Of those patients eligible for the vaccine, nearly half – or 48 percent – refused it. “We found that 74 percent of the travelers who had refused [did so] because they said they weren’t worried about measles as an illness,” Hyle notes. The study also found that in 28 percent of cases where the adult traveler was eligible for an MMR vaccine the provider didn’t offer it. Experts say travelers and health providers could benefit from further education about the importance of travelers being up to date on vaccines as well as discussing other vaccines that may be recommended prior to travel. Many international travelers don’t think or know to check on what sort of health precautions they should take before or while traveling, says Dr. Abinash Virk, a travel and tropical medicine specialist at Mayo Clinic in Rochester, Minnesota. She adds, though, that recent outbreaks like that involving the Zika virus have raised awareness of the risks of international travel somewhat.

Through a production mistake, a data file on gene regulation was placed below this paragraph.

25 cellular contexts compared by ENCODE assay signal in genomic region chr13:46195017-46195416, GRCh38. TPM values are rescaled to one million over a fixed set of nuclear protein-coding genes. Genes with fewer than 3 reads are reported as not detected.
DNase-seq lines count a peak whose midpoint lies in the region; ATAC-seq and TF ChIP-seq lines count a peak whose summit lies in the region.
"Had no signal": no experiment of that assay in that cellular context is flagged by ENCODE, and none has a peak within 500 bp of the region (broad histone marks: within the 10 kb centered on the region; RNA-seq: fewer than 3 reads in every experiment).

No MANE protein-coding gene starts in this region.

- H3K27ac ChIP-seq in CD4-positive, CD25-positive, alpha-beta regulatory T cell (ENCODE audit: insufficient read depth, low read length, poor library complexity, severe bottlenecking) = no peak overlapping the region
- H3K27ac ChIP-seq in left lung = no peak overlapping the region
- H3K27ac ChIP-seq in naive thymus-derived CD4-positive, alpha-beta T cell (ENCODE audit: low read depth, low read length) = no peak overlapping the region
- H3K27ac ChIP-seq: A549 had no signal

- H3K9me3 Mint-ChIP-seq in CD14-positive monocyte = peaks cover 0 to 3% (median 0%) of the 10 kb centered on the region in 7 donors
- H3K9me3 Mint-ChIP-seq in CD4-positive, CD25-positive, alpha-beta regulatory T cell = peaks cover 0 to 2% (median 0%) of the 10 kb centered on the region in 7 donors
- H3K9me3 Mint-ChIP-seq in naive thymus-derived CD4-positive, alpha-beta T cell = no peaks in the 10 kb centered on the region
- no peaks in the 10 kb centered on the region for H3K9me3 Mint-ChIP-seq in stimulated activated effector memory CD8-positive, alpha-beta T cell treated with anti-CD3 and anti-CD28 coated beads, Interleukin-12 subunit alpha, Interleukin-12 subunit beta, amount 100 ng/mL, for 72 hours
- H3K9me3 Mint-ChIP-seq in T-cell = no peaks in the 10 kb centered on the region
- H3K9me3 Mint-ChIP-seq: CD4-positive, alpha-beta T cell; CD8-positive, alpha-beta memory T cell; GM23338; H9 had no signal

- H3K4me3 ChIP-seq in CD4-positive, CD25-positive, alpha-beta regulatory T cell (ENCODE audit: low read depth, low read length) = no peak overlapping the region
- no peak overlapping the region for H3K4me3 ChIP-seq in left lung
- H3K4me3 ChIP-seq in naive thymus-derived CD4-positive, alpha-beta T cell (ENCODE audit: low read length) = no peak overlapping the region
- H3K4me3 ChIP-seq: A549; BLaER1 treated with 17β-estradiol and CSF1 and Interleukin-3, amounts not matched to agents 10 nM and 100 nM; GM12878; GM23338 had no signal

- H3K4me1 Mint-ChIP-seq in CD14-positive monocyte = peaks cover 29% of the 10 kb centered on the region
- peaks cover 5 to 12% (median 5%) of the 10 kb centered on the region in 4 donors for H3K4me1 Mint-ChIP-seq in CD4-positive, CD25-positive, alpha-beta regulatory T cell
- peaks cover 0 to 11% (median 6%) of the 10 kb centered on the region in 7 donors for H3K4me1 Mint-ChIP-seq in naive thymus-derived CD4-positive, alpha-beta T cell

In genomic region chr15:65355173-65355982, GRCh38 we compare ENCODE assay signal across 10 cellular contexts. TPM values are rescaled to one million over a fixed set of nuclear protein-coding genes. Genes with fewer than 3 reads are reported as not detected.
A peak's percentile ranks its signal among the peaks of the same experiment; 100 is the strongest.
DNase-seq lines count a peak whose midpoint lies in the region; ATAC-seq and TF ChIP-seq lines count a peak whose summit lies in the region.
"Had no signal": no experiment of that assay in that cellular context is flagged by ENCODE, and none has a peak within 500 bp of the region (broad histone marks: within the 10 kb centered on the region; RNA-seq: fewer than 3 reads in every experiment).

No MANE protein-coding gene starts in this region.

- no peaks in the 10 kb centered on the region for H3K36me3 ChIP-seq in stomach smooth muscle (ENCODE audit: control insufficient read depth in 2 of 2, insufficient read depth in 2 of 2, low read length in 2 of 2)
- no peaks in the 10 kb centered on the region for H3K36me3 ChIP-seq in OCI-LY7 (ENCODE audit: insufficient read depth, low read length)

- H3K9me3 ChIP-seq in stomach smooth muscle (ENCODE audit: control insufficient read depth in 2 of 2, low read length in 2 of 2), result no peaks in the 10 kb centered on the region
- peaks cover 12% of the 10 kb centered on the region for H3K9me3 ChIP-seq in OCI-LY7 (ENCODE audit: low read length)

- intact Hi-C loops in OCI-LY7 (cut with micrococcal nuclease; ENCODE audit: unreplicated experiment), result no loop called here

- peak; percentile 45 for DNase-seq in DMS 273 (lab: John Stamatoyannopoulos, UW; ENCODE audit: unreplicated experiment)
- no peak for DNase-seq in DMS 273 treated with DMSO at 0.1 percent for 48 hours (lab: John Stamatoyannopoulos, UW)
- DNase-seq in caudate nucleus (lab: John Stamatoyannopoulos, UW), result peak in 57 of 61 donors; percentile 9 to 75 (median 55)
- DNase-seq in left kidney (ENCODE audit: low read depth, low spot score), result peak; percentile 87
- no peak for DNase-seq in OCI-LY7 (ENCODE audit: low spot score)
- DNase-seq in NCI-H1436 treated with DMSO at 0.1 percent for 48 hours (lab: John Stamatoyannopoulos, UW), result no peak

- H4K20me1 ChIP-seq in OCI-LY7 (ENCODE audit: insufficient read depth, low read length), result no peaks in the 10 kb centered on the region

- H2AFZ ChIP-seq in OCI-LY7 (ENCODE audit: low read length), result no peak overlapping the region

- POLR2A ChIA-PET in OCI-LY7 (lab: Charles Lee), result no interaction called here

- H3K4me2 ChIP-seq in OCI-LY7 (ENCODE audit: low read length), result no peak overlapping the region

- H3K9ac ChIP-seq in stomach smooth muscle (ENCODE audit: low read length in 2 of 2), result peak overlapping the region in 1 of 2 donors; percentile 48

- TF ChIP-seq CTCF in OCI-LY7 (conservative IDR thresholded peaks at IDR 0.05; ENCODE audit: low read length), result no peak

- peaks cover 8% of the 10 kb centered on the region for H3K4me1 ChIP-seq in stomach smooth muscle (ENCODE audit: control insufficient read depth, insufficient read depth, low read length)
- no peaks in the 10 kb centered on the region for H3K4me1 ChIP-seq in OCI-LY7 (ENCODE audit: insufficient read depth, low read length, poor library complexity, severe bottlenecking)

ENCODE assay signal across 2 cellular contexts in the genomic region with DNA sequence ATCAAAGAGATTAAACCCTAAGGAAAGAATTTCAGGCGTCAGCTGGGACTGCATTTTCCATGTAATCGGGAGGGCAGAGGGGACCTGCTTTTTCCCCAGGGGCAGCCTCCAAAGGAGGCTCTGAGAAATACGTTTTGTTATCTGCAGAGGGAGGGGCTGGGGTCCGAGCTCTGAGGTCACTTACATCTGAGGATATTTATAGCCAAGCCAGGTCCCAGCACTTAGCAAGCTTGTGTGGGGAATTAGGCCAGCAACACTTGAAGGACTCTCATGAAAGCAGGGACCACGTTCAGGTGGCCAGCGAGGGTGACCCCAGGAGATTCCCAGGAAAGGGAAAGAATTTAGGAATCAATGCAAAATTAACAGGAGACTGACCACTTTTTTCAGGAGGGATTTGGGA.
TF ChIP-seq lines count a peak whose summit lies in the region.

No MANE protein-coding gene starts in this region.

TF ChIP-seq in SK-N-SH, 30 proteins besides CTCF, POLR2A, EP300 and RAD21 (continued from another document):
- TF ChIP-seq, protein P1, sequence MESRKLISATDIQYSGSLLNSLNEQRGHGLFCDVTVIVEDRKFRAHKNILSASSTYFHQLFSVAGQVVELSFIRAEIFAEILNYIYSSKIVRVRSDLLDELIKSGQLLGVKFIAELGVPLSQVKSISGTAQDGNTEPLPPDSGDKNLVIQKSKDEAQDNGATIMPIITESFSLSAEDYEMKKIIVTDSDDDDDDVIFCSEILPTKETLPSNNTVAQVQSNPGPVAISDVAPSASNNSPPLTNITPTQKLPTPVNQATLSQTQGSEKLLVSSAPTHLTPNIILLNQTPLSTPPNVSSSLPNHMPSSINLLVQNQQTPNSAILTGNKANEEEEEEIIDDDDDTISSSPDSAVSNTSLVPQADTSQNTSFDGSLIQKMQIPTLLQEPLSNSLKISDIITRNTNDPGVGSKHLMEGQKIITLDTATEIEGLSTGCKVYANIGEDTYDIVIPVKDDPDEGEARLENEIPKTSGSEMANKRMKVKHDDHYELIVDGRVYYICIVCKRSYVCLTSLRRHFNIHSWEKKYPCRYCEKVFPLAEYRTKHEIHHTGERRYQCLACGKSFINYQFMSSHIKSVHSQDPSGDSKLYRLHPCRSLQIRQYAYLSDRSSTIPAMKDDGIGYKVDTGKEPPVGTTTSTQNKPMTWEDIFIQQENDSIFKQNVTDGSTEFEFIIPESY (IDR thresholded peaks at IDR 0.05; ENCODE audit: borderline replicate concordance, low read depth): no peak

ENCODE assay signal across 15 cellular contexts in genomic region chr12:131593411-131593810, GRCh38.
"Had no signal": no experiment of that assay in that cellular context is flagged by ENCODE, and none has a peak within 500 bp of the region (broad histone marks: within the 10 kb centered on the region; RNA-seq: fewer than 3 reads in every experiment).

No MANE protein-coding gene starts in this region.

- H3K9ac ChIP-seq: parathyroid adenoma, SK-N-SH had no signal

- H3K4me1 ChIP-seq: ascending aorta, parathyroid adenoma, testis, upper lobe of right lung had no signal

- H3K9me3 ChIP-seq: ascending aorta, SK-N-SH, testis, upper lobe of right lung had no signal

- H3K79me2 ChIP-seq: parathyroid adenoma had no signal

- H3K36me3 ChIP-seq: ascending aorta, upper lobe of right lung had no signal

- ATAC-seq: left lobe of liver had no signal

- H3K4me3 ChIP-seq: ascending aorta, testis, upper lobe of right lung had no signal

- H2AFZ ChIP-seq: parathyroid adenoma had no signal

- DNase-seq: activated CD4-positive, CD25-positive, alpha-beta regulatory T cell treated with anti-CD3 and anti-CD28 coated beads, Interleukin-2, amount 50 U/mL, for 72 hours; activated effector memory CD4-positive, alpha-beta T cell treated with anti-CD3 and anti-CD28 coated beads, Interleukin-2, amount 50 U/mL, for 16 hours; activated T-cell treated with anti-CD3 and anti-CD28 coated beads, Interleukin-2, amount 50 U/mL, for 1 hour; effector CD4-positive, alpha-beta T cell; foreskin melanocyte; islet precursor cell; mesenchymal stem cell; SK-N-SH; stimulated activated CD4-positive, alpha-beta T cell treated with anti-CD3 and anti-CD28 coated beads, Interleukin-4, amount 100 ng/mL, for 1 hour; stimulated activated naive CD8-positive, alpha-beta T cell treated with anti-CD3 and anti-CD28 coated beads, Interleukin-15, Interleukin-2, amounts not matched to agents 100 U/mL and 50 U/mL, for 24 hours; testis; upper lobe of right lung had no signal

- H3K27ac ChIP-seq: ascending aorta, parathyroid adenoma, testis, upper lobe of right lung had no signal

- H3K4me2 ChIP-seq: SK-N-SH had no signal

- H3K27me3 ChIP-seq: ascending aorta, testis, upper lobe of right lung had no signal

To assess that risk before departing, on would-be travelers can look up their destinations to find out what vaccines or other health precautions are recommended. “We have destination pages for every country in the world, along with some places that aren’t countries,” Holton notes – 242 destination pages in all.

“The first recommendation is to think in advance,” says Dr. Mirella Salvatore, an assistant professor of medicine at Weill Cornell Medicine in New York City and a travel medicine specialist who sees patients at the affiliated Weill Cornell Travel Medicine practice. She recommends seeing a health care provider for a travel-related health consult at least one to two months prior to travel. That’s because it typically takes vaccines a couple weeks before they become fully effective; and in some cases, an additional dose or doses of the vaccine, or booster shots, are needed.